The grants are targeted to organizations proposing to educate workers and employers in small businesses, non-English speaking workers and workers who are employed in high hazard industries and industries with high fatality rates.
This year, OSHA will be awarding three categories of Susan Harwood grants:
Targeted Topic Training Grants will support training for eight occupational safety and health topics areas: construction hazards, general industry hazards, transportation fatality hazards, workplace violence, emergency preparedness and response, lead exposure, silica exposure, and a small business topic: safety and health management systems. Grants will be awarded for 12-months with an average award of $150,000.
OSHA Training Materials Development Grants will support the development, evaluation and validation of training materials for the same eight areas as the targeted topic training grants. Grants will be awarded for 12-months with an average award of $200,000.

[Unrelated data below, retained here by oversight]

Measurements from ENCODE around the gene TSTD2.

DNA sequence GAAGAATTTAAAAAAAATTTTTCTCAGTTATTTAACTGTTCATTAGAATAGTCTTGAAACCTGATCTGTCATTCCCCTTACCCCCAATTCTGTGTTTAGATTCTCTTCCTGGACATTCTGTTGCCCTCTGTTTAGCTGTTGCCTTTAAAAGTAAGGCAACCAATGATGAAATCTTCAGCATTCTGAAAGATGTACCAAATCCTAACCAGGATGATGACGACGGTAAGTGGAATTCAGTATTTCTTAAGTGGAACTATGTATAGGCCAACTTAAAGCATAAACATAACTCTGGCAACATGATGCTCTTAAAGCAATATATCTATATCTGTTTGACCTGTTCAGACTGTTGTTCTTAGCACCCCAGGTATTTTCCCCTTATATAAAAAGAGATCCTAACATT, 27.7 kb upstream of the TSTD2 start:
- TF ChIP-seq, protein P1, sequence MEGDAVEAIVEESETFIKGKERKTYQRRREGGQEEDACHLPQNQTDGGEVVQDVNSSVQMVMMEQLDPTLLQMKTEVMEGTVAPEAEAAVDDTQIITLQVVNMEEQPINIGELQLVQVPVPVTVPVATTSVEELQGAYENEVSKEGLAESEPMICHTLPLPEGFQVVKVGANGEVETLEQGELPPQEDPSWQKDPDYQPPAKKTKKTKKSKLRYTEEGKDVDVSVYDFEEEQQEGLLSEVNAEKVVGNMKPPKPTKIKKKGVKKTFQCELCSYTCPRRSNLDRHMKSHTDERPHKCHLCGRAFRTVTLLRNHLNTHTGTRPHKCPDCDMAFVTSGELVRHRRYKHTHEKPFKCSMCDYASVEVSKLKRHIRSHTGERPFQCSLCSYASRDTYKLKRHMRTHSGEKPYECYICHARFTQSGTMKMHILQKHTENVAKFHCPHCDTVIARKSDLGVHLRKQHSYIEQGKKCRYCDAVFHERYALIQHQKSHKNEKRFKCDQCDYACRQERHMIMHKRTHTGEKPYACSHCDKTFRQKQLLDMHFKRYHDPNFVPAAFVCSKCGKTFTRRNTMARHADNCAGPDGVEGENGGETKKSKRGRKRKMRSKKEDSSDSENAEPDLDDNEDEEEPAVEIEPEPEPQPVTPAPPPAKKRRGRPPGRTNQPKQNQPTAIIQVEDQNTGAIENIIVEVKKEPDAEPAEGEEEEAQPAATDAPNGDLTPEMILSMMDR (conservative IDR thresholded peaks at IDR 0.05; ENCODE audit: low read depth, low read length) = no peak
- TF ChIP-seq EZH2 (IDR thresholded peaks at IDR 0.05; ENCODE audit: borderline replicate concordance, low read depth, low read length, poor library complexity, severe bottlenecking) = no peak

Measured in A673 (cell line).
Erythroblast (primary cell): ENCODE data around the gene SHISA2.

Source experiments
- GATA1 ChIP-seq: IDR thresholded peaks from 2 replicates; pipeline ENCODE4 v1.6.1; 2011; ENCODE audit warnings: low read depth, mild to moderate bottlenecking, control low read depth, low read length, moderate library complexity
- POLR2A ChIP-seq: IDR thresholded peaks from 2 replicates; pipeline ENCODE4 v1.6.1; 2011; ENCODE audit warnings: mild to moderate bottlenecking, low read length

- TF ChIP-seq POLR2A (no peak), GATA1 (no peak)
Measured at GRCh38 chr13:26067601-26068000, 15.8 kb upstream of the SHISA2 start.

Ergonomics Guidelines Training Grants will support the development and conducting of training based on the new industry-specific ergonomics guidelines being developed by OSHA for four industries: the nursing home industry, retail grocery stores, poultry processing and shipyards. Grants will be awarded for a 12-month period with an average award of $100,000.
Details about the grants and the application process are available in today's Federal Register. Applications are available on OSHA's Web site at www.osha.gov/fso/ote/training/sharwood/sharwood.html or may be obtained from the OSHA Office of Training and Education, Division of Training and Educational Programs, 2020 South Arlington Heights Road, Arlington Heights, Ill., 60005, telephone (847) 297-4810.
Grant applications are due in the Arlington Heights office by 4:30 p.m. central time, July 3.
The training grants are named in honor of the late Susan Harwood, a former director of the Office of Risk Assessment in OSHA's Health Standards Directorate, who died in 1996. During her 17-year tenure with the agency, Harwood helped develop OSHA standards to protect workers exposed to bloodborne pathogens, cotton dust, benzene, formaldehyde, asbestos and lead in construction.